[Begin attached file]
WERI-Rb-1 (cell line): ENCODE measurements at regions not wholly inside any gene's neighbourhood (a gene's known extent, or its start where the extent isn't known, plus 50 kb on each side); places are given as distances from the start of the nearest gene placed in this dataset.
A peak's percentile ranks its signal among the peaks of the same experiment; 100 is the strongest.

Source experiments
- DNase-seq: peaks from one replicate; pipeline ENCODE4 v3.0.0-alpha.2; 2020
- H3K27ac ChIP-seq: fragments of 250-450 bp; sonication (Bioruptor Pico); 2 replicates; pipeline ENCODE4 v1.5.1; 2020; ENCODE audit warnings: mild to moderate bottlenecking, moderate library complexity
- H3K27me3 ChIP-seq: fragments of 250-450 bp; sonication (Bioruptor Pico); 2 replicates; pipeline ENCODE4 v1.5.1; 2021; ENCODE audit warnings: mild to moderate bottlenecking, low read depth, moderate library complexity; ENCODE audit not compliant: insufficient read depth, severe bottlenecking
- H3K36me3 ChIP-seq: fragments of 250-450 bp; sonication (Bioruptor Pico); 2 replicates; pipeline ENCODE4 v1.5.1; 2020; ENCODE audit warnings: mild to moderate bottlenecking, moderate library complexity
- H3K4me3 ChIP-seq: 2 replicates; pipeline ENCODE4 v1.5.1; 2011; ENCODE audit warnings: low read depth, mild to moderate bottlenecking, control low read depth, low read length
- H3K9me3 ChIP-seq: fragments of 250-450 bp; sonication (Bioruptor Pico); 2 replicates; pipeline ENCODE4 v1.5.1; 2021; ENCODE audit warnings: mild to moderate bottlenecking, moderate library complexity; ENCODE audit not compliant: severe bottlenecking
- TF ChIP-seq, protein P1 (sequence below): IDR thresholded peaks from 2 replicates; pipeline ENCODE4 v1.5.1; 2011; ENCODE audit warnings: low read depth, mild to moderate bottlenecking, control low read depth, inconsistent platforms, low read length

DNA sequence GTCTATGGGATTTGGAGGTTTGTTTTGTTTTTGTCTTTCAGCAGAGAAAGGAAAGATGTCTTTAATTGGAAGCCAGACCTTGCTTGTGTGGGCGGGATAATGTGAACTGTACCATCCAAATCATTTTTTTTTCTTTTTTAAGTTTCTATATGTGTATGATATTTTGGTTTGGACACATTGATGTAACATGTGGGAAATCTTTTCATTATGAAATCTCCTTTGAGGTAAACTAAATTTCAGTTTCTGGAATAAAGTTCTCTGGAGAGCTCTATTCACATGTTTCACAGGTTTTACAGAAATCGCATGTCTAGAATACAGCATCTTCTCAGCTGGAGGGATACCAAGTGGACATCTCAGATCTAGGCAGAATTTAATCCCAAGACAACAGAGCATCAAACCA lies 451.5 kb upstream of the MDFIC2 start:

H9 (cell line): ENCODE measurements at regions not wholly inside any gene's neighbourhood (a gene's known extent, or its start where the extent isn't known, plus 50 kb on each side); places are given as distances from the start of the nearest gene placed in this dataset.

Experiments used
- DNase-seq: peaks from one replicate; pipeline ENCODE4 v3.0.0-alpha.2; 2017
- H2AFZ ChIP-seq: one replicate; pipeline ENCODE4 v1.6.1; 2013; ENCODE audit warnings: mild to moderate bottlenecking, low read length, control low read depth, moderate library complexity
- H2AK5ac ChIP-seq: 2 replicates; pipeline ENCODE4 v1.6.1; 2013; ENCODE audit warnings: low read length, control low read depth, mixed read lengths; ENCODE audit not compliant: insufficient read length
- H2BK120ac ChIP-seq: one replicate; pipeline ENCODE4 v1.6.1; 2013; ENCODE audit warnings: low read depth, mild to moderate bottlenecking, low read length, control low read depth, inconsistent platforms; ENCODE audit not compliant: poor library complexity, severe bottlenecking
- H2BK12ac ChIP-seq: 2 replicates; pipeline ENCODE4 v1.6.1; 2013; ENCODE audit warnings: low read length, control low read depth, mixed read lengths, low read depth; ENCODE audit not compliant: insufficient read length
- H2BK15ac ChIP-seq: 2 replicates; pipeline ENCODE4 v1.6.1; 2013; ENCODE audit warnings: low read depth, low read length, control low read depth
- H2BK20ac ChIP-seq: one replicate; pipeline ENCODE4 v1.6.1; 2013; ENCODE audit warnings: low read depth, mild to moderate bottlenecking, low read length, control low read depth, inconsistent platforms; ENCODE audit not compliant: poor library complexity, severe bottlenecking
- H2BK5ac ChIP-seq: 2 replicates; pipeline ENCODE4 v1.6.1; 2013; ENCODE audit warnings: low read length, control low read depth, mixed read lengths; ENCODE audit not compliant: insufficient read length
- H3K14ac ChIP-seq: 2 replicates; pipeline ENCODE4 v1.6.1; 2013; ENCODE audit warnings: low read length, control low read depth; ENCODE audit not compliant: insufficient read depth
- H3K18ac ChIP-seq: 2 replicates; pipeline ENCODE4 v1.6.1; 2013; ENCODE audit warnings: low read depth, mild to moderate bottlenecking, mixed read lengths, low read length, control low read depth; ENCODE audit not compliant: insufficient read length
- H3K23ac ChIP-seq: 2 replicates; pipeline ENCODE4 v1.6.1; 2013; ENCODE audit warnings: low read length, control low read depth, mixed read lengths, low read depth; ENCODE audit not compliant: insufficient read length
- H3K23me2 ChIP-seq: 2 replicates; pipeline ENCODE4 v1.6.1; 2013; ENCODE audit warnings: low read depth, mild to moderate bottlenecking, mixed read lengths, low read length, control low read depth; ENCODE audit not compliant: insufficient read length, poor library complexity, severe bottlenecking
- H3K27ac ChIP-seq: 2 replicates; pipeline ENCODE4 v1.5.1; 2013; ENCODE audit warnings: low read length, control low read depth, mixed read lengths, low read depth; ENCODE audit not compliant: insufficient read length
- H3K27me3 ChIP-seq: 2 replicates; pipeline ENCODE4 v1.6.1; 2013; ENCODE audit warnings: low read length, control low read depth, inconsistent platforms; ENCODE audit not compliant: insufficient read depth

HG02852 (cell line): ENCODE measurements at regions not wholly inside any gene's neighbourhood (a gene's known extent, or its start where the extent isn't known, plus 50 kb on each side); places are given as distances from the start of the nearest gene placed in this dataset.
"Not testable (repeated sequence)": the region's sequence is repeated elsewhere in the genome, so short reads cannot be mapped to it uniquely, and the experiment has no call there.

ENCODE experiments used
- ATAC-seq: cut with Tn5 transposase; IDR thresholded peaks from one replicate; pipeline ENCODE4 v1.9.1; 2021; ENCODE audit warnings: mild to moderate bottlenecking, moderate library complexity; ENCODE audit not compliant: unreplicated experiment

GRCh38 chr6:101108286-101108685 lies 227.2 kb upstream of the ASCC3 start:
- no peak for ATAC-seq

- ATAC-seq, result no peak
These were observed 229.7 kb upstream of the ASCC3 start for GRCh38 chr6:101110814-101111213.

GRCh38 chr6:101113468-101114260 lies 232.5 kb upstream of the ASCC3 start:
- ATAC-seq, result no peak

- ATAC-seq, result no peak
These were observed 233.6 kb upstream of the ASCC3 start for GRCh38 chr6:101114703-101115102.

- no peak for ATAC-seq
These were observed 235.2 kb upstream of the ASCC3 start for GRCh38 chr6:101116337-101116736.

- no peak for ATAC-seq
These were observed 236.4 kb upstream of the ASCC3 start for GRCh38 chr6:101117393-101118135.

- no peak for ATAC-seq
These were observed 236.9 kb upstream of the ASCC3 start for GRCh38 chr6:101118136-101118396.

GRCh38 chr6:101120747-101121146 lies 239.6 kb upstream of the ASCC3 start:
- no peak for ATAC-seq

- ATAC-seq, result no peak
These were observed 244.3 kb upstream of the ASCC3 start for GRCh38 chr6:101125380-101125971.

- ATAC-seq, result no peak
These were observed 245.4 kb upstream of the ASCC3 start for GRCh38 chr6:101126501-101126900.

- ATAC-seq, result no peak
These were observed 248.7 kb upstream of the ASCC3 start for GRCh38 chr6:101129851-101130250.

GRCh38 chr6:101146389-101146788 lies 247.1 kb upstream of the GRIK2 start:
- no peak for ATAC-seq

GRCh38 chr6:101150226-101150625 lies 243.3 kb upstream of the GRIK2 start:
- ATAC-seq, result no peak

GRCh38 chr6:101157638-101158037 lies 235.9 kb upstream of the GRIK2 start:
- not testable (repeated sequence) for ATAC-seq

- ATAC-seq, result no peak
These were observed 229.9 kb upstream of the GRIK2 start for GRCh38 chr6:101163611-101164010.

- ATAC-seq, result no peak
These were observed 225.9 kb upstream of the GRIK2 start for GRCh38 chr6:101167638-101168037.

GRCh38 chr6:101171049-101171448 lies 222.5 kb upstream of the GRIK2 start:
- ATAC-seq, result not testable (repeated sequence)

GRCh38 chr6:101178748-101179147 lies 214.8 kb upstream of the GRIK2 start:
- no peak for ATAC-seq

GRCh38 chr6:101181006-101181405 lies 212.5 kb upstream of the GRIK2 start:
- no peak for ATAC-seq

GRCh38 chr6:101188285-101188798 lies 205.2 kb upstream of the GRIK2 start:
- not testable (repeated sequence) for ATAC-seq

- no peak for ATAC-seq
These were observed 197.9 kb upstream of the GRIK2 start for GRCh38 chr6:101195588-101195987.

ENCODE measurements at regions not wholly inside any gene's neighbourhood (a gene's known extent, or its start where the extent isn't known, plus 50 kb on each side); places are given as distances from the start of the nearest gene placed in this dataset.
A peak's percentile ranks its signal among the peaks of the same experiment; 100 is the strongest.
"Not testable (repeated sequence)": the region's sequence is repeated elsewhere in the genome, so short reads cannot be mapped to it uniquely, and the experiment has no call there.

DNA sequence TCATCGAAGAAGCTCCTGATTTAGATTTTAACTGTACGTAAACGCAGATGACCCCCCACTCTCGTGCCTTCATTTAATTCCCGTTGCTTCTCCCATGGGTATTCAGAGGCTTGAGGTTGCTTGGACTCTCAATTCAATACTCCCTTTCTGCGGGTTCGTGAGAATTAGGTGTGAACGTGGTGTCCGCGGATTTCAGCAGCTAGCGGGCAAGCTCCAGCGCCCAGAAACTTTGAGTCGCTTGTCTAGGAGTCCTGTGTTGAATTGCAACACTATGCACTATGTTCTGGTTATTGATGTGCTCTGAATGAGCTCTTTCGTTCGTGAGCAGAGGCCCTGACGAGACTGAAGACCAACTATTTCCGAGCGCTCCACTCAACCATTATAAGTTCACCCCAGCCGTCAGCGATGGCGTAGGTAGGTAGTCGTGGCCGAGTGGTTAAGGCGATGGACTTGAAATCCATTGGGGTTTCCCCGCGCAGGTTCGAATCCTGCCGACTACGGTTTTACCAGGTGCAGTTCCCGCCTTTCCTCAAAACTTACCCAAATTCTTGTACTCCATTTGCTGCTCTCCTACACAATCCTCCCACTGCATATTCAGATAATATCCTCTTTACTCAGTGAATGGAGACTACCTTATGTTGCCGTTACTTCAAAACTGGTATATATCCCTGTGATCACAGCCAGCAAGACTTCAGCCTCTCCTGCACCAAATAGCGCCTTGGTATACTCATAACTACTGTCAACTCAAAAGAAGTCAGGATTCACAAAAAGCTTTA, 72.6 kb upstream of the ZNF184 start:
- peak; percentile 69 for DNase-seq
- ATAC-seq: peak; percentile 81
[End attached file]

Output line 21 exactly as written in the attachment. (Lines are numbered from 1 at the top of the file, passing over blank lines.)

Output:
- H2BK5ac ChIP-seq: 2 replicates; pipeline ENCODE4 v1.6.1; 2013; ENCODE audit warnings: low read length, control low read depth, mixed read lengths; ENCODE audit not compliant: insufficient read length